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The Productive High School
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The Productive High School
Creating Personalized Academic Communities


February 2001 | 296 pages | Corwin

"This important book explores the fundamental reasons why our secondary schools look and work in the ways that they do, and synthesizes a substantial body of research in a highly readable form. It should be part of every secondary administrator's bookshelf and every university's preparation program."
Karen Seashore Louis, Professor and Director
Center for Applied Research and Educational Improvement
College of Education and Human Development
University of Minnesota, Minneapolis

A groundbreaking, research-based discussion on high school reform!

For too long, high school reform has been based on concepts and philosophies with no undergirding in solid research. Murphy and his colleagues have changed all that as they discuss how reform based on empirical evidence and a robust set of theories can create productive high schools for all students.

The authors focus on core technologies of learning and teaching, organizational systems, and the institutional linkages between schools and their environments. Using current research and case studies from successful schools, they show how to construct models of learning-driven school communities that encourage excellence. The analysis focuses on classroom dynamics of engaged learning and teaching and the necessary steps to create a personalized academic high school.

Key concepts cover:

  • Defining the learning imperative
  • Developing humanized and intellectual relationships for learning
  • Laying the groundwork for dynamic, adaptive change
  • Building linkages with home and family

The Productive High School offers a clear, concise understanding of what it will take to achieve meaningful learning. Practicing educators, parents, policymakers, researchers, and concerned citizens will find this a valuable and comprehensive resource of high school reform that works.


 
PART ONE: LESSONS LEARNED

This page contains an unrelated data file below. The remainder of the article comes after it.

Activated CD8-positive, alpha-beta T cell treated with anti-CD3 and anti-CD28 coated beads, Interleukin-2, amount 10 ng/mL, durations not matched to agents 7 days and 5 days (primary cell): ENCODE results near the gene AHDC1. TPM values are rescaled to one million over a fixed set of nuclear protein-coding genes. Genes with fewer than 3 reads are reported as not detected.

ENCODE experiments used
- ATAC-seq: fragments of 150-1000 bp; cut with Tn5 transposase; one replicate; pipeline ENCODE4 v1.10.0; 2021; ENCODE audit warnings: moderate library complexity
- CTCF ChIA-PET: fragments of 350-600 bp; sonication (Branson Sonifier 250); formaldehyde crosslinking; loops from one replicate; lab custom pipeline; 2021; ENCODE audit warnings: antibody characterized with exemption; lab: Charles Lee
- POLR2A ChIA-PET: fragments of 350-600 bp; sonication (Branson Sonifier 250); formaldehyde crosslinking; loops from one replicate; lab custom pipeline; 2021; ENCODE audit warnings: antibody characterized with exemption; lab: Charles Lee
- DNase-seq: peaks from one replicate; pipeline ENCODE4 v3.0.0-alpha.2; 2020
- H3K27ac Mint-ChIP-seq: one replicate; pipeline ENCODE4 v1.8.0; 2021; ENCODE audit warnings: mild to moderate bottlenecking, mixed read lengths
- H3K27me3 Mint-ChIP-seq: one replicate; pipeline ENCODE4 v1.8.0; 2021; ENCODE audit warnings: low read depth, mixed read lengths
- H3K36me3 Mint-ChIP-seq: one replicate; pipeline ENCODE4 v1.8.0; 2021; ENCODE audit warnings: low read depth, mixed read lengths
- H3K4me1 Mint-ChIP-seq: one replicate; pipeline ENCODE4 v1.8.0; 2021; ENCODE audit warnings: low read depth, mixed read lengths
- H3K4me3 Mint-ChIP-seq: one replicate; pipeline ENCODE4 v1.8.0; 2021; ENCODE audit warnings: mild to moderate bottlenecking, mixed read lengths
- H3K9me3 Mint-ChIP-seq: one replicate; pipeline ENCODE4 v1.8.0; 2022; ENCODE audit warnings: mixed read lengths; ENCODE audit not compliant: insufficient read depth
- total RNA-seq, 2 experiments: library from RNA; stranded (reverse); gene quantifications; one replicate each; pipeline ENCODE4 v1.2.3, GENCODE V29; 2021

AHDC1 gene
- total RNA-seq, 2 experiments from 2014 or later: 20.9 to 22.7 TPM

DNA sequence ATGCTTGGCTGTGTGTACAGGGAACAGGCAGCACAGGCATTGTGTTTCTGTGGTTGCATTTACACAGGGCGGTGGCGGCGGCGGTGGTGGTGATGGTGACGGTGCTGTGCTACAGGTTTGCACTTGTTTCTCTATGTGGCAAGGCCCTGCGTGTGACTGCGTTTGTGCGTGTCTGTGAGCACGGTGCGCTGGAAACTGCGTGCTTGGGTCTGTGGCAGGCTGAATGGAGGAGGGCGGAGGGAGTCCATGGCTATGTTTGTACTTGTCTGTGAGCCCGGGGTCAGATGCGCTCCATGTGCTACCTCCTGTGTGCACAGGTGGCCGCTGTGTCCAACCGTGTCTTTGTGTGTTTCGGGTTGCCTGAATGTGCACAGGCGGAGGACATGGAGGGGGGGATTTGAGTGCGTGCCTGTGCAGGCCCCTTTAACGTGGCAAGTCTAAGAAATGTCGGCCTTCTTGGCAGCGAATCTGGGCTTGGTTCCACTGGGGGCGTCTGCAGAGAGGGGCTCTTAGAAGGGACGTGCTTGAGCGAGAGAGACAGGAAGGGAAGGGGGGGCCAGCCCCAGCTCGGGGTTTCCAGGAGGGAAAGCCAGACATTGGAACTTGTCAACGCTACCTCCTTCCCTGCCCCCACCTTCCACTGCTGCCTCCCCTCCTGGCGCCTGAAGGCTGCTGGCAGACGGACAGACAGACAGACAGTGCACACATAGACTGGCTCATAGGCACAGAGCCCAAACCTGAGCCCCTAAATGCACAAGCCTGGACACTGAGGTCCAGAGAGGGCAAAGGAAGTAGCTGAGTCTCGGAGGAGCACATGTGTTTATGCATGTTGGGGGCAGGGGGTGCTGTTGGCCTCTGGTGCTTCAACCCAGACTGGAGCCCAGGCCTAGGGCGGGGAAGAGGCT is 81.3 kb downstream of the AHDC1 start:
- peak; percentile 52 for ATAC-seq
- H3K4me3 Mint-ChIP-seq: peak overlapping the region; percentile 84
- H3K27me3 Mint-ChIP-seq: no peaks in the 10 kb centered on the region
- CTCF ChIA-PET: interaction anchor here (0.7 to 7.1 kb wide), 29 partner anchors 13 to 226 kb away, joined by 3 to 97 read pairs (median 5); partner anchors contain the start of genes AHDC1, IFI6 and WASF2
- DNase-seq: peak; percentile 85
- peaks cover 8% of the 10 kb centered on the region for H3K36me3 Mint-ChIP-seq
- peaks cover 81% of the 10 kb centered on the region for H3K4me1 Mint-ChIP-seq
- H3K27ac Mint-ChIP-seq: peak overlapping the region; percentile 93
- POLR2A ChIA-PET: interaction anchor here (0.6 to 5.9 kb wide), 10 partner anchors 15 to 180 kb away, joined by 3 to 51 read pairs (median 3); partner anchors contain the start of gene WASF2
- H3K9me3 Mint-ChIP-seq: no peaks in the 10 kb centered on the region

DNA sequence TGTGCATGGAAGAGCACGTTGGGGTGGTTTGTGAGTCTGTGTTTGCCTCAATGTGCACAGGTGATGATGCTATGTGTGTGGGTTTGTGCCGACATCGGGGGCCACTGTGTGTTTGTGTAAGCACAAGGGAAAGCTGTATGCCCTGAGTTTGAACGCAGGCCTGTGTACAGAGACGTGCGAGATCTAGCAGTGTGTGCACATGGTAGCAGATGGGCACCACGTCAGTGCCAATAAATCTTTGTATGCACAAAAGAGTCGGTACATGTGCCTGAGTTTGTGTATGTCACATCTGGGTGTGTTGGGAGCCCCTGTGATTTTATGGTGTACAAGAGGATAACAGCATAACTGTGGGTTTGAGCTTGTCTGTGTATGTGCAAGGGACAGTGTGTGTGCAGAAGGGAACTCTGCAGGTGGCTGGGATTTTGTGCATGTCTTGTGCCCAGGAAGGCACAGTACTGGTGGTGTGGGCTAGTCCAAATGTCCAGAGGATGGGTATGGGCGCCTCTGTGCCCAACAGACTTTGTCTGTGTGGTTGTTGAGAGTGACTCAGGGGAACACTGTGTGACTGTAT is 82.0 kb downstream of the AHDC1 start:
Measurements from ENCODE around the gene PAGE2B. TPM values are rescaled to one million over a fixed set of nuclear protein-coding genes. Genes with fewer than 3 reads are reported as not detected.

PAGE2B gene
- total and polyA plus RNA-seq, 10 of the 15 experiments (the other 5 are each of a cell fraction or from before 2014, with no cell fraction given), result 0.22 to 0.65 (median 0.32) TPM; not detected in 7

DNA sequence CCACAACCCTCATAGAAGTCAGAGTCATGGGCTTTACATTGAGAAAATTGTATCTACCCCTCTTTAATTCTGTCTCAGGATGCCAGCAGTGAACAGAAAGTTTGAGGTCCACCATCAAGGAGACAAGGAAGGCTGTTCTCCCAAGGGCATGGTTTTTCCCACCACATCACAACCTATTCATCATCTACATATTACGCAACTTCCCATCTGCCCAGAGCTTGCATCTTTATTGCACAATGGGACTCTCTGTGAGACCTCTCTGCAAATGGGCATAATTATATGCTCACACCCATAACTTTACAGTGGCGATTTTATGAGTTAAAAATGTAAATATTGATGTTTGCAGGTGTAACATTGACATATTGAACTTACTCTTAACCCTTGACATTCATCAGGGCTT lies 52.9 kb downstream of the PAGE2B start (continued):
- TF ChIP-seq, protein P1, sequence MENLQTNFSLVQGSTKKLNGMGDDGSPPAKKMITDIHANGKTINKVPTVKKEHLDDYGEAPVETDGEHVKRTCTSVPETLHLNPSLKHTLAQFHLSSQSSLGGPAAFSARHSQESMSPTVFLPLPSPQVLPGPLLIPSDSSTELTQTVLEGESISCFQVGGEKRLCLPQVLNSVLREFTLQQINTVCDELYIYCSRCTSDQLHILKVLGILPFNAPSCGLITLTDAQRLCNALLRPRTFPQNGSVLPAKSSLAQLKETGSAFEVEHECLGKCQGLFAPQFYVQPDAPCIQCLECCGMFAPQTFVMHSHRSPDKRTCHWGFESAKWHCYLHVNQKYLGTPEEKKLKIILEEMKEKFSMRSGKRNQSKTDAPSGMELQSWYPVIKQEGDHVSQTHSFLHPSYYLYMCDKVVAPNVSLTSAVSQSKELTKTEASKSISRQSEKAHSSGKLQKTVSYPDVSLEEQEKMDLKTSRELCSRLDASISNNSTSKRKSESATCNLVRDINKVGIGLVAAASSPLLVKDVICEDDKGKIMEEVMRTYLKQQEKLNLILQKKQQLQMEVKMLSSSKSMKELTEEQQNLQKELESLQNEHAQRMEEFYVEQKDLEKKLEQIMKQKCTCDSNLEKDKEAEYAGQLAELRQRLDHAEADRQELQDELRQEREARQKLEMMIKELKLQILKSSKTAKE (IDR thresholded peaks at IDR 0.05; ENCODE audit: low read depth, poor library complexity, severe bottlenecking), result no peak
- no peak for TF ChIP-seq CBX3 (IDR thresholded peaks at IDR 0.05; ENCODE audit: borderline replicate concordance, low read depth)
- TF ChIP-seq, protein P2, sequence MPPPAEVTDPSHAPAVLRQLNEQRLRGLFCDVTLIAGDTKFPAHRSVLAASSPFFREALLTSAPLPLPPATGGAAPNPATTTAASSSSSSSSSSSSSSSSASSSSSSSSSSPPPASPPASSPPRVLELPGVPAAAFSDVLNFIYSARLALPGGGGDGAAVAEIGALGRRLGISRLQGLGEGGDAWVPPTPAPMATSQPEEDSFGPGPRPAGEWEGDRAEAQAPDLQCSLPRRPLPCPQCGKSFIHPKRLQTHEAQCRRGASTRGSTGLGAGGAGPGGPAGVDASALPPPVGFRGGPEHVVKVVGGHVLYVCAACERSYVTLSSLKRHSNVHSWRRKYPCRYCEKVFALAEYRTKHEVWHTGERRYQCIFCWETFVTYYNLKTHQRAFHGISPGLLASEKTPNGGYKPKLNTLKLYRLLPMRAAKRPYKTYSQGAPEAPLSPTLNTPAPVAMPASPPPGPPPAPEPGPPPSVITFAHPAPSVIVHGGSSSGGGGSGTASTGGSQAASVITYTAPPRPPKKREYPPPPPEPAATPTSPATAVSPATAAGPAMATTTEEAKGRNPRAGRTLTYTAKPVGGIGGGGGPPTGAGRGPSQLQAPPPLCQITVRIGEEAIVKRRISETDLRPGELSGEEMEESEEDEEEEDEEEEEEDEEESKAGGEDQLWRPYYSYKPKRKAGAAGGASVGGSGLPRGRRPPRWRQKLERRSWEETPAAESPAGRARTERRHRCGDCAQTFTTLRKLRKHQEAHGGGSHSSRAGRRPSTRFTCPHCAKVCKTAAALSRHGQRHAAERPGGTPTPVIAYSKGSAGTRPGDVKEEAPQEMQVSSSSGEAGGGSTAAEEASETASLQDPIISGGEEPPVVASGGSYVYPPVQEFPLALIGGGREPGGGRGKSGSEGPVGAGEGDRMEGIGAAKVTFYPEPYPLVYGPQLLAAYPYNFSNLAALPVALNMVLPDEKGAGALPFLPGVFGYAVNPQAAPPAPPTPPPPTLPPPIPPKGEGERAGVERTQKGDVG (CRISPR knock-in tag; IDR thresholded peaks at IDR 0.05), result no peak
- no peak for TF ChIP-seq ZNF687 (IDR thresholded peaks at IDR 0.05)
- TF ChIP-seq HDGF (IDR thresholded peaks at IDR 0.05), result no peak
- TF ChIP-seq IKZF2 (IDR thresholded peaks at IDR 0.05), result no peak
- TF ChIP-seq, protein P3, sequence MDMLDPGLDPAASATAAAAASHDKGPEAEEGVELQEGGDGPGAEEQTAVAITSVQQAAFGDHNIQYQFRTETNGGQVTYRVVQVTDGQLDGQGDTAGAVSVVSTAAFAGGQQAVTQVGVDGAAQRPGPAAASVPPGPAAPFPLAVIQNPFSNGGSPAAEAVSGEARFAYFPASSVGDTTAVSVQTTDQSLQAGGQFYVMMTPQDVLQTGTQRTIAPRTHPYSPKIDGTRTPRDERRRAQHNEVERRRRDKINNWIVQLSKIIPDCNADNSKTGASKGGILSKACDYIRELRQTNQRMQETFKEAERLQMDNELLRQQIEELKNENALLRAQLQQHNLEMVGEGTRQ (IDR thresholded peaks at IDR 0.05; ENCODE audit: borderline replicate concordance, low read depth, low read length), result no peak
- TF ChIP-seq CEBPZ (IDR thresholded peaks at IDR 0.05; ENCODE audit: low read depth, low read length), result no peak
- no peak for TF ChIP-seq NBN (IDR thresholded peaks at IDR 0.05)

Formation of the American High School
1635-1890

 
 
Development of the Comprehensive High School
1890-1920

 
 
Institutionalization of the Comprehensive High School
1920-1980

 
 
PART TWO: THE CLASSROOM DYNAMICS OF ENGAGED LEARNING AND TEACHING
 
High Expectations
 
Personal Support
 
Academic Autonomy
 
PART THREE: WEAVING SUPPORT FOR A PERSONALIZED, ACADEMIC HIGH SCHOOL
 
Anchoring Schools on a Clearly Defined Learning Imperative
 
Building Schools on Humanized, Intellectual Relationships for Learning
 
Nesting Schools in a Dynamic, Adaptive Local Culture for Change
 
Linking Schools with Home and Family
 
PART FOUR: CONCLUSION
 
Explanation and Integration
Exploring the Theoretical Underpinnings of Research on the Productive High School

 

"This important book explores the fundamental reasons why our secondary schools look and work in the ways that they do, and synthesizes a substantial body of research in a highly readable form. It should be part of every secondary administrator’s bookshelf and every university’s preparation program." 

Karen Seashore Louis
Professor and Director, Center for Applied Research and Educational Improvement, College of Education and Human Development, University of Minnesota, Minneapolis

"Educators rarely find so many thoughts so well organized and in a single volume...the combination of theory, research, and example is a strength of this book...the authors present a compelling vision of what high schools can be."

Paul Goldman
Associate Professor of Educational Leadership, University of Oregon
NASSP Bulletin

"Highly recommended for any educator in search of tips, tricks, and techniques for self improvement on the job." 

The Midwest Book Review
December 2001 issue

"This volume suggests powerful practice helpful for teachers, prospective teachers, and anyone with a vested interest in the contemporary public high school."

B. L. Nourie, Illinois State University
CHOICE, 2002

"The book should be useful to policy makers, teacher educators, administrators, schools, and communities planning for and working toward increased success and meaningful change in high schools. Its primary contribution is its potential to help schools understand why they are being encouraged to change in particular ways and what benefits they might expect from building on solid, empirical research."

Journal of Education for Students Place At Risk
Volume 8, Number 2, 2003

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